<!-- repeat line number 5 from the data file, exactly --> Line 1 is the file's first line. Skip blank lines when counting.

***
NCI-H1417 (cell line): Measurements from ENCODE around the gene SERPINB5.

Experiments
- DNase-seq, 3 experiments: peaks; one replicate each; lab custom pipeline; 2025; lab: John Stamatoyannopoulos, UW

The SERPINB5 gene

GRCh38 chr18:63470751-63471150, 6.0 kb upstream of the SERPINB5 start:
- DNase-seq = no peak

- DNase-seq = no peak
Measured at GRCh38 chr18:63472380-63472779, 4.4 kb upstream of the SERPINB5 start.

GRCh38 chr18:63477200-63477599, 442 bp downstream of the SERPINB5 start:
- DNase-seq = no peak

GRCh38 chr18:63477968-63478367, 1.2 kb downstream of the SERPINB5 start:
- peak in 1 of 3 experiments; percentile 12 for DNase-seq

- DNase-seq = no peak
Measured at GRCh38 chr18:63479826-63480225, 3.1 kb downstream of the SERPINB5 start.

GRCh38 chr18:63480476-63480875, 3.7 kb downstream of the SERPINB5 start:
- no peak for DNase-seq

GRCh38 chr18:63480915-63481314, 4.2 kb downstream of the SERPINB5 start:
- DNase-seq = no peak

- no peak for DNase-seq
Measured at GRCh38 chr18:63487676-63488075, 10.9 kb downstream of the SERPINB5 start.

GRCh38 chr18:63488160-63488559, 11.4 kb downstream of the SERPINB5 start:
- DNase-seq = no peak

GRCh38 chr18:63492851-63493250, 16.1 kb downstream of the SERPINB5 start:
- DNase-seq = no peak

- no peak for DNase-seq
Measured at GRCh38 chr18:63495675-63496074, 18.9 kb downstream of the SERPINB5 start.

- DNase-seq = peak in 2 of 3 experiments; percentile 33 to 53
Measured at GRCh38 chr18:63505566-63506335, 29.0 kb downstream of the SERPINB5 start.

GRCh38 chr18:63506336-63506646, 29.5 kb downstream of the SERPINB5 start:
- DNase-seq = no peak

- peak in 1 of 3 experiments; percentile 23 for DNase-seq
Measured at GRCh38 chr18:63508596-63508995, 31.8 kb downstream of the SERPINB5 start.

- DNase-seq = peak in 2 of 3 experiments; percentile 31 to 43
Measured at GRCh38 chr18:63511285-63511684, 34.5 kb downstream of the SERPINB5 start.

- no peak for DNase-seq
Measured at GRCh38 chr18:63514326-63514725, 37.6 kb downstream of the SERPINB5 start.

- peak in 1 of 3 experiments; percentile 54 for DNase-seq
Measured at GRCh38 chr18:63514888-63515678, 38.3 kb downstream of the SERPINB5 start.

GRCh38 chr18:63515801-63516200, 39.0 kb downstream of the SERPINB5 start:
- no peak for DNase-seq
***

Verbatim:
GRCh38 chr18:63470751-63471150, 6.0 kb upstream of the SERPINB5 start: